Last summer, Darla Childs, a Greenpoint resident of 16 years, was ready to leave the neighborhood. After months of trying to get her son into a Pre-K program at neighborhood public schools, she was at her wit’s end.
“He’s supposed to go to school in a month and we’re not enrolled anywhere,” she said in an interview with Greenpointers. Childs’ son, who has severe food allergies, had only been offered a seat in East Williamsburg, a 45-minute walk from her home.
“I need him to be at a school that’s within walking distance so that I can meet an ambulance if there’s an emergency,” she explained.
Childs’ difficulty in enrolling her son in a nearby public school reflects a growing problem in Greenpoint. Despite statistics from the Department of Education (DOE) that depict a large swath of northern Brooklyn as under capacity, Greenpoint’s Pre-K and elementary schools are filled to the brim, parents and elected officials say. Continue reading →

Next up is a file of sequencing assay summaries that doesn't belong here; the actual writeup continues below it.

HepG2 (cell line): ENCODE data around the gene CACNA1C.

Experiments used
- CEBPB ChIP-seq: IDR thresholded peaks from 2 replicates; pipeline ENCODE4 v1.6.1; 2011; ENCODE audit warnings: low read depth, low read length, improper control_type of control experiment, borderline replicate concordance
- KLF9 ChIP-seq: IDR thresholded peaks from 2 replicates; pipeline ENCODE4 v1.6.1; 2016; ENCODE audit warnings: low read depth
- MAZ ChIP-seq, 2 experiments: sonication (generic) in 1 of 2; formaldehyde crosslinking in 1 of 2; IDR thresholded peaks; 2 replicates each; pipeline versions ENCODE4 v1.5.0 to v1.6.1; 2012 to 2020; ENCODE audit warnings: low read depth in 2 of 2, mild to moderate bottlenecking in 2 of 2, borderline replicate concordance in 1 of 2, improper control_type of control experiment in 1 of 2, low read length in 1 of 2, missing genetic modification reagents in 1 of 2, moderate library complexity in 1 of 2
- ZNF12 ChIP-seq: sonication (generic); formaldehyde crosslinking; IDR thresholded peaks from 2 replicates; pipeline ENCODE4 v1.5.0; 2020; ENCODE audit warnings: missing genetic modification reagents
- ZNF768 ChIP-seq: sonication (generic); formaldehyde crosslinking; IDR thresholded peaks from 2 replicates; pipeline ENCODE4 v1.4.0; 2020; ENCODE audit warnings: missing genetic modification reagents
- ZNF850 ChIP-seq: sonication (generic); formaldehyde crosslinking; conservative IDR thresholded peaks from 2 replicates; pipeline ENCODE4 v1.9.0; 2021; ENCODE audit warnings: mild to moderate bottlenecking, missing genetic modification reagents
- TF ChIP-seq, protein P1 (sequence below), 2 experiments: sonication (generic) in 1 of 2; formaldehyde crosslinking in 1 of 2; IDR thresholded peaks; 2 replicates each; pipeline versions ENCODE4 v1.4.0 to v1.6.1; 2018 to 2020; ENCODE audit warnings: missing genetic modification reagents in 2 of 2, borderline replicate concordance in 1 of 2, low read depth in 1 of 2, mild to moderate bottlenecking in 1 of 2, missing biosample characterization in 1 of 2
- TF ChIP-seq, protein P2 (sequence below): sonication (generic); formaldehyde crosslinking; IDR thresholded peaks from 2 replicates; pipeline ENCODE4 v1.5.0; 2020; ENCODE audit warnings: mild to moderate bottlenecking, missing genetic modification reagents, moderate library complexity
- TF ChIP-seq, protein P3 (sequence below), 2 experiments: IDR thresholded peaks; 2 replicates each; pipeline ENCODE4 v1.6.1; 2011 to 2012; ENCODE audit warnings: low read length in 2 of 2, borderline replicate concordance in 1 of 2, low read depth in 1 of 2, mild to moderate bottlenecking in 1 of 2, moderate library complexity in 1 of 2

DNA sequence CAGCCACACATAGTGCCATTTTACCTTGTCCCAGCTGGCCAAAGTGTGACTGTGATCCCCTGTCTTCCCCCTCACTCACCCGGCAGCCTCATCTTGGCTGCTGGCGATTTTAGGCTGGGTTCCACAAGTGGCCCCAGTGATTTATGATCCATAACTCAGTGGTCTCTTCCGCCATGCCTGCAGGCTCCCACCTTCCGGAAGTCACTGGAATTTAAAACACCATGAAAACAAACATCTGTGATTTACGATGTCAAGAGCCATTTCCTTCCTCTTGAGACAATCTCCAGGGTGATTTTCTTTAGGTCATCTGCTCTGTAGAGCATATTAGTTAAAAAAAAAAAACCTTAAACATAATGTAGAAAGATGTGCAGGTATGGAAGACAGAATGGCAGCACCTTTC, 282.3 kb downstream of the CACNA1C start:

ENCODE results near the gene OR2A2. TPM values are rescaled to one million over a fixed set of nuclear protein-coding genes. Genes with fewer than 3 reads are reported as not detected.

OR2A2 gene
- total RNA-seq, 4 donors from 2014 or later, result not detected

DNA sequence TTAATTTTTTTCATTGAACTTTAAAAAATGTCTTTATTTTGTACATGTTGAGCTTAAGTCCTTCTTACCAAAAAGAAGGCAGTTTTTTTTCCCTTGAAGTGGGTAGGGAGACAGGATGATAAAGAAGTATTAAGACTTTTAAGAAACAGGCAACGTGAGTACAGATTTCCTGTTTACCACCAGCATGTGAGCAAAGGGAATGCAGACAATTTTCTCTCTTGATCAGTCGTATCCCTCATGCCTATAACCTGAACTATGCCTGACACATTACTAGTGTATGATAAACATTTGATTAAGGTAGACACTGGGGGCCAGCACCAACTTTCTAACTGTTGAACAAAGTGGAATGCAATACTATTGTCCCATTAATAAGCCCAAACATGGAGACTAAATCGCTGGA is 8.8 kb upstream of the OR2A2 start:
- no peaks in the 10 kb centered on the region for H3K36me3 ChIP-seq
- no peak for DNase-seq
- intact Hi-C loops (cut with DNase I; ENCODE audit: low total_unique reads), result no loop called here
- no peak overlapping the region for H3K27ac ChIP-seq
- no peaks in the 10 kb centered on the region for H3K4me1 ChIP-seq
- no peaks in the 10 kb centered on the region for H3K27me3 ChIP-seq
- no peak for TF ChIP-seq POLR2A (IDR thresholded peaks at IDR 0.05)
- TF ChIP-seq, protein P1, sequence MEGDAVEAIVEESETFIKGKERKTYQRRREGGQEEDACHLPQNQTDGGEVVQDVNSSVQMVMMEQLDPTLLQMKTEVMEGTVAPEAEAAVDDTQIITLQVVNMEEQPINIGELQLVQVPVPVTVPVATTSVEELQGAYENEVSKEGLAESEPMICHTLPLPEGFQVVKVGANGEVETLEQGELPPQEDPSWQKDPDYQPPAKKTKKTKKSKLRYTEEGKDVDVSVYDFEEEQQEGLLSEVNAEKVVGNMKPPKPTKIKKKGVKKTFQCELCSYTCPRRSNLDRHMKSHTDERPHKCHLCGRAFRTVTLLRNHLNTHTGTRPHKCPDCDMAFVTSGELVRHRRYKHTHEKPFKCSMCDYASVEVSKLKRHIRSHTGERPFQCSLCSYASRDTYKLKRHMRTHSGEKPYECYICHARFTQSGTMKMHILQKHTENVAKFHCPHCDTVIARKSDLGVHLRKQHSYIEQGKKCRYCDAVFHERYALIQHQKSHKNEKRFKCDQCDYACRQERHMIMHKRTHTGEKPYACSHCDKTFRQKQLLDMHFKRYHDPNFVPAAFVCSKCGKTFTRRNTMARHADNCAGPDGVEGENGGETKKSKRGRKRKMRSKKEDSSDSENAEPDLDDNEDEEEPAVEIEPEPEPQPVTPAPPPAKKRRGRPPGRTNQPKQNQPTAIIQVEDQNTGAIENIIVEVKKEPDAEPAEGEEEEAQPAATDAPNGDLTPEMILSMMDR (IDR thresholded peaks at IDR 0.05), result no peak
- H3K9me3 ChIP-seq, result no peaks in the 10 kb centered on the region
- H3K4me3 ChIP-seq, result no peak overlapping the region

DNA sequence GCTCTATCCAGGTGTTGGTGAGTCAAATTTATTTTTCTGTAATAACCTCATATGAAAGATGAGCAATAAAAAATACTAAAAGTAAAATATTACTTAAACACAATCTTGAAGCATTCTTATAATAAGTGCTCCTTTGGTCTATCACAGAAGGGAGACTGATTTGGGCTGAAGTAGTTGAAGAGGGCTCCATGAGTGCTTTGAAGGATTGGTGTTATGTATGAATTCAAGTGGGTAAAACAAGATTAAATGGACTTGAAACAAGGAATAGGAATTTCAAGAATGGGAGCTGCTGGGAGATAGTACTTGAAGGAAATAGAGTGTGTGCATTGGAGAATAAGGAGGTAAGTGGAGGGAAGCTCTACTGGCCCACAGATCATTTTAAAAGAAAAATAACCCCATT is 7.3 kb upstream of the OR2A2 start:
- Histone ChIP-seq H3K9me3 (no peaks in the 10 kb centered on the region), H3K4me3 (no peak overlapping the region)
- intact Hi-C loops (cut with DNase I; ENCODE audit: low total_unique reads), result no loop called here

The next public meeting regarding real estate development and Superfund sites in North Brooklyn is happening Thursday, Feb. 28 at the Polish Slavic Center (176 Java St.) from 7 p.m. – 9 p.m. The meeting is hosted by Assembly Member Joseph Lentol, Senator Julia Salazar and NYC Council Member Stephen Levin.
Topics including the former Nuhart Plastics Superfund site and community air monitoring will be discussed with representatives from the state Department of Environmental Conservation’s Office of Environmental Remediation.
New York City Council Member Stephen Levin will hold a public meeting to hear feedback from Greenpoint parents on the plans to build a 600-seat elementary school on a vacant lot across the street from the Nuhart Plastics Superfund site (280 Franklin St.), which will be remediated in the next few years after the proposed cleanup plan (PDF) is approved. The meeting will take place on Thursday, Nov. 8, at 7:30 p.m. at the Dupont Senior Center (80 Dupont St.). The school would take around three to five years to complete following approval. Continue reading →